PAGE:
I am not a patient person. I hate waiting for things. It took every ounce of confidence and trust I could muster, and some I didn't even know I had, to wait on my babies and pregnancies the next two times around. But the evidence shows birth is safer for mom and baby when they are allowed to work together -- like Mario and Luigi saving the princess in tandem -- to let labor begin on its own.
My step-sister, Michele, had her first baby via cesarean birth. She was set up for an induction, and after many hours she heard the label "failure-to-progress." To the brain, induction sounds good -- let's get this show on the road. The body doesn't always have the same plans, especially when a woman hasn't had a baby before. Even with the medications and procedures offered, the body may not make fast enough progress for the medical establishment. In these situations, a cesarean birth can become necessary.
With her next baby, Michele wanted to try a VBAC. She chose a doctor who was comfortable with vaginal-birth-after-cesarean (although it required her to travel to a bigger city an hour away), and dreamed and planned for her son's birth. As Michele's confidence grew in her body's ability to birth her son vaginally, her fears of the pain and work of labor didn't ease. In order to cope with these intense feelings, she made the decision to get an epidural pretty early on in labor.
Last summer Michele learned her family would grow yet again, and this time she was determined to step it up even one more level -- try for a VBAC with no pain medications. Although she chose her same doctor, she did make one change - she decided she wanted a doula to accompany her and her husband during this birth. That's where I come in!
Every baby and every birth is different, and this was no exception. Michele's labor seemed to drag on and on and on this time. I ended up at her house at about 3 am. It felt a lot like a slumber party, and we let her incredible husband take a nap in bed while we laughed and swapped gossip and stories. I knew we should try to get some sleep, seeing as how any time labor could pick up and we would all be exhausted, but we were truly having too much fun. We finally decided to try resting, but Michele wasn't really able to get any sleep.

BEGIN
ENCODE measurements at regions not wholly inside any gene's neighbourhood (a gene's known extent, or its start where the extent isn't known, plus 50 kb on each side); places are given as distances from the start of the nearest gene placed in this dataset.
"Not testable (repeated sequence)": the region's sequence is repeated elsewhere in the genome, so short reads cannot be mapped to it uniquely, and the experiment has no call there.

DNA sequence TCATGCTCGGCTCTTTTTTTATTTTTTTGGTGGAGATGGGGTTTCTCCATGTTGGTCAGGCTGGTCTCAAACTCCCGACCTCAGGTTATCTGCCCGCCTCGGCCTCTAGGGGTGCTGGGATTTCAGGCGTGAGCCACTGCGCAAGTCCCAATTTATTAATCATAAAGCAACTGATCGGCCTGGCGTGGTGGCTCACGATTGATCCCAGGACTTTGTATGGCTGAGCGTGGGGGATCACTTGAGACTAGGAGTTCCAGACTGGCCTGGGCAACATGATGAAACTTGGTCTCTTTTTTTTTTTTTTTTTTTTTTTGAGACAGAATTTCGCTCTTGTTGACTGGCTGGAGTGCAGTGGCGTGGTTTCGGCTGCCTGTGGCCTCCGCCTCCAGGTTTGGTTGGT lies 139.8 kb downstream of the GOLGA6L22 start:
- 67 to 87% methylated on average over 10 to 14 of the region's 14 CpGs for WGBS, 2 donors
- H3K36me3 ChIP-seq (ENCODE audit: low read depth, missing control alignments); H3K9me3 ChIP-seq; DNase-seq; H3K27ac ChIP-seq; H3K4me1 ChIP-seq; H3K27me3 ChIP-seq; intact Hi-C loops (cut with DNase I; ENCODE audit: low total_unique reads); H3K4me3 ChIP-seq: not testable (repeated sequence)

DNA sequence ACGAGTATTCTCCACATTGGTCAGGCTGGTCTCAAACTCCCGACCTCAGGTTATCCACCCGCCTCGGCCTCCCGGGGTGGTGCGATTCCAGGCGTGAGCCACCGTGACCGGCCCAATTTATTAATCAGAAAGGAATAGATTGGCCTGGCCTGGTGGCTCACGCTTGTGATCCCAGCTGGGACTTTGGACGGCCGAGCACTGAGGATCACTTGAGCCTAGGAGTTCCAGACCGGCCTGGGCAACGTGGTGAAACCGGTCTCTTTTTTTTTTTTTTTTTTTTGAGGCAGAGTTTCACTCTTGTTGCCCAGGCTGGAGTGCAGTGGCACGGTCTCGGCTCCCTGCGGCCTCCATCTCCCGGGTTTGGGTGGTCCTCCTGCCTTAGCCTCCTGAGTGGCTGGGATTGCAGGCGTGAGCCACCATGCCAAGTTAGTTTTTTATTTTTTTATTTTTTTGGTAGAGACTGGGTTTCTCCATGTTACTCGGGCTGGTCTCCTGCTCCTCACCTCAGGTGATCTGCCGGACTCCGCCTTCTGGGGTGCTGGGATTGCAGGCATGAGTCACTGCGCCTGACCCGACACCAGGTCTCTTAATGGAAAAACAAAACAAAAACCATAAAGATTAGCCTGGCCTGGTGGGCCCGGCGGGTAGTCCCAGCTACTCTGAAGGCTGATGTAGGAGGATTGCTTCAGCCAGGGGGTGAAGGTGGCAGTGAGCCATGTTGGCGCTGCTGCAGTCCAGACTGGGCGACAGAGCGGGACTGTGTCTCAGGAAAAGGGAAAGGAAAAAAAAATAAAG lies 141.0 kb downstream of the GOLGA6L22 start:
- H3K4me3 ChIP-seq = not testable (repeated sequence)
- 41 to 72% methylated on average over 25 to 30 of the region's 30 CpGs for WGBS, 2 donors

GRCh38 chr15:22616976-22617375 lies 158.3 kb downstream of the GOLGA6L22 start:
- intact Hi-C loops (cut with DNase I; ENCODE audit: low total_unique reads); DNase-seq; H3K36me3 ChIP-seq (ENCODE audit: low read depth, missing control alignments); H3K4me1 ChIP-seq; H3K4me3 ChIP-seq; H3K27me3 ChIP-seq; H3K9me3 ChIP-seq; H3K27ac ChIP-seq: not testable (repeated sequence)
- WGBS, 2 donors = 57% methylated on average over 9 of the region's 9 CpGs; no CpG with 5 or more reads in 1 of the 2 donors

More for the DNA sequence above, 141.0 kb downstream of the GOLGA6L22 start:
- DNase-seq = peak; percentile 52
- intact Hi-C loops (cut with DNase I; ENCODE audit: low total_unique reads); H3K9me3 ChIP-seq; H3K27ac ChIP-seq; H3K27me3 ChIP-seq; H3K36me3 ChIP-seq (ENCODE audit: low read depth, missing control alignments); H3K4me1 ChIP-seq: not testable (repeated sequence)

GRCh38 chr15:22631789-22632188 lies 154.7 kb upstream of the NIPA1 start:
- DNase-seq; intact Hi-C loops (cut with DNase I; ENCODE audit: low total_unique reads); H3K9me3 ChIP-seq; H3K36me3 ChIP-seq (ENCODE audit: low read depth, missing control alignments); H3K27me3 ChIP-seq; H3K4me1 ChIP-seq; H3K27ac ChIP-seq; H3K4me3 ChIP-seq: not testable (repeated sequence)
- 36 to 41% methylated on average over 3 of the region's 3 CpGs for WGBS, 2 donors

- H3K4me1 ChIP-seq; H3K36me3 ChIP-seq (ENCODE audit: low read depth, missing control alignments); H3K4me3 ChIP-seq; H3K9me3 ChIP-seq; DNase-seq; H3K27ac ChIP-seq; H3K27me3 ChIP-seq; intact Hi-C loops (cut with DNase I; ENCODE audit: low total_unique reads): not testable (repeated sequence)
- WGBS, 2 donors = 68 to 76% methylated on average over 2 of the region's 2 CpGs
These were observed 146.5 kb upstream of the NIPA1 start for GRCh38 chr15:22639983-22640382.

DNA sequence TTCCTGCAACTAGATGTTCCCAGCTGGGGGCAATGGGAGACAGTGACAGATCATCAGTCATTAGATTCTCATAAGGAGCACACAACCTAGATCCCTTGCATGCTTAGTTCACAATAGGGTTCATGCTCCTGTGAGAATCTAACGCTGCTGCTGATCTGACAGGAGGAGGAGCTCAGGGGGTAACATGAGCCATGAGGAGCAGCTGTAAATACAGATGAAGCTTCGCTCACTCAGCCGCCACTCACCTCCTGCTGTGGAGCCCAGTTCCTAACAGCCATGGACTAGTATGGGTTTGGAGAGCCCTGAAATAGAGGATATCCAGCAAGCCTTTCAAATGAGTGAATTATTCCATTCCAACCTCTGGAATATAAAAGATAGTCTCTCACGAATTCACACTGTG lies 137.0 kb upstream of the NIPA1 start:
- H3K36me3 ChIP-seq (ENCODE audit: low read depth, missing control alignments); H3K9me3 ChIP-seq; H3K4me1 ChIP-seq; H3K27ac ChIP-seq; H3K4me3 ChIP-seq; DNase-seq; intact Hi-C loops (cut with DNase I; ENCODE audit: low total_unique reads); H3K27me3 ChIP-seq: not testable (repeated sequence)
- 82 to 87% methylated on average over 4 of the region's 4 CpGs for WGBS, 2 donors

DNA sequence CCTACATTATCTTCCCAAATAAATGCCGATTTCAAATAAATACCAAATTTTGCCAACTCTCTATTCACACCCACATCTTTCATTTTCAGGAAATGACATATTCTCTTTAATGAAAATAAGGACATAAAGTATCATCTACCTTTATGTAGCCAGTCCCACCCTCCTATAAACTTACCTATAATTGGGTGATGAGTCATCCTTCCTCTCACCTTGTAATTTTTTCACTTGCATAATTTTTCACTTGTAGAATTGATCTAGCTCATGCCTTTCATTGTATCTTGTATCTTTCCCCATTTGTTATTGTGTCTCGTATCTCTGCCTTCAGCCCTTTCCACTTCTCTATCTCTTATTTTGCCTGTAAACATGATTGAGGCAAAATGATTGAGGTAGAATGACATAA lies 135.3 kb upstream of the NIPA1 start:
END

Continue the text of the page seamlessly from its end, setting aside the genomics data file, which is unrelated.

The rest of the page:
The next day (or later that day) found us still puttering around their house, playing with the kids, watching movies (Puss in Boots, Toy Story, something else, I think, and then Baby Mama!). We were still waiting for labor to start rolling...we really had no way to plan for the baby-sitter, or my mom to travel to the hospital -- oh, and Michele's little sister just happened to be flying in that night, of all nights! And my mom was going to pick her up in the event we were off having a baby (Murphy's Law!).
At one point during Baby Mama I had Michele stand through a contraction in a deep lunge position, and I asked her to switch to the other leg during the next contraction. It seemed after that, Michele's contractions really started to pick up. That silent energy that so often comes when the invisible switch flips on inside the mama was humming around us. Michele was buzzing around, calling the baby-sitter, pulling together the kids' supplies, finding her shoes! It was finally time to go!
We climbed into the car, Michele in the back seat and her hubby at the wheel (I had shotgun) and we hit the road. After about 75 minutes we walked into the hospital. There was a woman ahead of Michele in line, but the receptionist could tell Michele needed to be the priority! They quickly got us a room and let Michele start doing her thing. After an intense 90ish minutes of labor, Michele was holding her new, sweet baby girl!
And it was intense! Michele was amazing. She coped in many effective ways. She moved around and changed positions. She verbally told us what she needed. She even prayed outloud (although she said at the time she thought she was praying in her head). I know it is hard to prepare for the unknown urgency of how labor feels, and Michele was able to take each contraction one at a time, focusing her attention on her loving hubby or me -- sometimes both! so she could keep her head above the water of the labor-waves instead of being tossed and turned about in the surf.
I can't say how proud I am of this mama and her decision to seek something different in our not-very-supportive VBAC society. The fact that she challenged herself even more by deciding to work toward a birth free from pain medications is something I am also impressed by. It is scary to do something you have never done before, and armed with support and education, she not only set the goal, she achieved it. Michele, you are amazing! I admire and love you tons, and I will always remember the power and beauty you shared on the day your sweet little R was born.
Many expectant parents find the last weeks before their baby’s arrival to be fraught with a rainbow of emotions. The excitement builds as the due-date comes. This date has been the goal. Although realistically only 5% of babies are born on their due dates, we still cling to that date as if it means something bigger than it does. Just as every fruit on the same tree reaches ripened maturity at different points in time, so do our babies. One survey suggests 7 out of 10 babies are born past their estimated due dates (as a birth doula, I can say this backs-up my experiences with mothers and babies).
♥ four young boys and a boy dog (offspring)